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Trying Not to Try: How to Cultivate the Paradoxical Art of Spontaneity Through the Chinese Concept of Wu-Wei

Trying Not to Try: How to Cultivate the Paradoxical Art of Spontaneity Through the Chinese Concept of Wu-Wei
by Maria Popova “Our modern conception of human excellence is too often impoverished, cold, and bloodless. Success does not always come from thinking more rigorously or striving harder.” “The best way to get approval is not to need it,” Hugh MacLeod memorably counseled. We now know that perfectionism kills creativity and excessive goal-setting limits our success rather than begetting it — all different manifestations of the same deeper paradox of the human condition, at once disconcerting and comforting, which Edward Slingerland, professor of Asian Studies and Embodied Cognition at the University of British Columbia and a renowned scholar of Chinese thought, explores in Trying Not to Try: The Art and Science of Spontaneity (public library | IndieBound). Our lives, Slingerland argues, are often like “a massive game of Mindball,” when we find ourselves continually caught in this loop of trying so hard that we stymie our own efforts. Art by Austin Kleon from 'Show Your Work.' Share on Tumblr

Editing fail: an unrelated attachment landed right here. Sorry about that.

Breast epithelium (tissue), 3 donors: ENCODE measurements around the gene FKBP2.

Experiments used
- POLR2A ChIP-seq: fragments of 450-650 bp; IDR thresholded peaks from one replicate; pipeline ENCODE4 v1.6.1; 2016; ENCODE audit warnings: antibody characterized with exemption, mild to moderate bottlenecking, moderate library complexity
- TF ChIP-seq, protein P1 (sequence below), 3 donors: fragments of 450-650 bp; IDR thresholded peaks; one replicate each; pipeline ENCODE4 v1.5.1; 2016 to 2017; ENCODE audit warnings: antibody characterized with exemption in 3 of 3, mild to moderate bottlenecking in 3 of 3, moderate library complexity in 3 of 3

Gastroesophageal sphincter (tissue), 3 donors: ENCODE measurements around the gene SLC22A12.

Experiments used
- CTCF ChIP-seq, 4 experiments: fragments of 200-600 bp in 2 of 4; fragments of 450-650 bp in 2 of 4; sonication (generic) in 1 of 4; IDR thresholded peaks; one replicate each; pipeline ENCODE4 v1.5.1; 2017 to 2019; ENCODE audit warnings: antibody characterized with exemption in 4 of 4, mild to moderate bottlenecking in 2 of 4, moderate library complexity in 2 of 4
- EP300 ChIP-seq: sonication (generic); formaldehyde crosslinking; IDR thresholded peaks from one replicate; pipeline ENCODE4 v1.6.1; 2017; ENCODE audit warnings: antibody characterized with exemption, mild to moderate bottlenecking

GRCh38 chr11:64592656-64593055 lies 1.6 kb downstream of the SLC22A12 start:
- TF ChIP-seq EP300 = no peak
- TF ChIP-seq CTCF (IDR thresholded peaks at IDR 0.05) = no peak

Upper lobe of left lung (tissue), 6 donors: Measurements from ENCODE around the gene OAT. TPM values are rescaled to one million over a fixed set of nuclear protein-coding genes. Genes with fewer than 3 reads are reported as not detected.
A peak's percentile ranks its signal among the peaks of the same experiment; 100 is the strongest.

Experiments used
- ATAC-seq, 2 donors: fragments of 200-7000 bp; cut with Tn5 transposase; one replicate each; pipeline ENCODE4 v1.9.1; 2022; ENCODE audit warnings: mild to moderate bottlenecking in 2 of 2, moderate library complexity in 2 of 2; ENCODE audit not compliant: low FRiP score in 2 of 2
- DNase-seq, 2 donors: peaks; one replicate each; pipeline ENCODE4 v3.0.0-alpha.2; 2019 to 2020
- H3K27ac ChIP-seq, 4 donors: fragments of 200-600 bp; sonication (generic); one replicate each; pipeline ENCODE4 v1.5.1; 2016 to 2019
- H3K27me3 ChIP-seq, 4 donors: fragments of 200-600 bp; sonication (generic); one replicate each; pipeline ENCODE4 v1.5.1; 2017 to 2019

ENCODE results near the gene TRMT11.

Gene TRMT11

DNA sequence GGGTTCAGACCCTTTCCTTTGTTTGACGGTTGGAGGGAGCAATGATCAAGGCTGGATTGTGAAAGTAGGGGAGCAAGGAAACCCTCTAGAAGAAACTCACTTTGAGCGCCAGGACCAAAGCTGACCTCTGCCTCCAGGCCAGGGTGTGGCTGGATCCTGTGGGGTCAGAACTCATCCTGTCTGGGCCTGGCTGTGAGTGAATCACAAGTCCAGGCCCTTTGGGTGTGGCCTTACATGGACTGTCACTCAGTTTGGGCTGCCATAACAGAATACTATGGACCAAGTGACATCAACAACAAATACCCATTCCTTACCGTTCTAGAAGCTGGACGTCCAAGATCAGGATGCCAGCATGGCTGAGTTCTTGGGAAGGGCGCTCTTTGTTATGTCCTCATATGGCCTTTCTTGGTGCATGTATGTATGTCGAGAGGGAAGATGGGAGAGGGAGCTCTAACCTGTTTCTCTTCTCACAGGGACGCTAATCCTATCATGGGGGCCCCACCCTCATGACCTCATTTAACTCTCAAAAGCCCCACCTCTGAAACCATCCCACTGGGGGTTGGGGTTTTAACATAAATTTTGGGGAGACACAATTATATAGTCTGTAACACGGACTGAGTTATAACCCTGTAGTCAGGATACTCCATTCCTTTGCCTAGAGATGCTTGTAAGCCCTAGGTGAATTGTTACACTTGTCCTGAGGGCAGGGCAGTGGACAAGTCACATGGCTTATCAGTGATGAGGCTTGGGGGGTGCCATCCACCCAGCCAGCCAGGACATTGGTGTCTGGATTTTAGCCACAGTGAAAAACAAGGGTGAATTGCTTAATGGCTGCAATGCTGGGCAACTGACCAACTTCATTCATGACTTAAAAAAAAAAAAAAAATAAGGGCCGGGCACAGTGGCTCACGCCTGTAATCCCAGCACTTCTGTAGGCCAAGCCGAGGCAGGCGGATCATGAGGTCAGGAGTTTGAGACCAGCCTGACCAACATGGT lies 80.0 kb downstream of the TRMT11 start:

http://www.brainpickings.org/2014/04/21/trying-not-to-try-slingerland/

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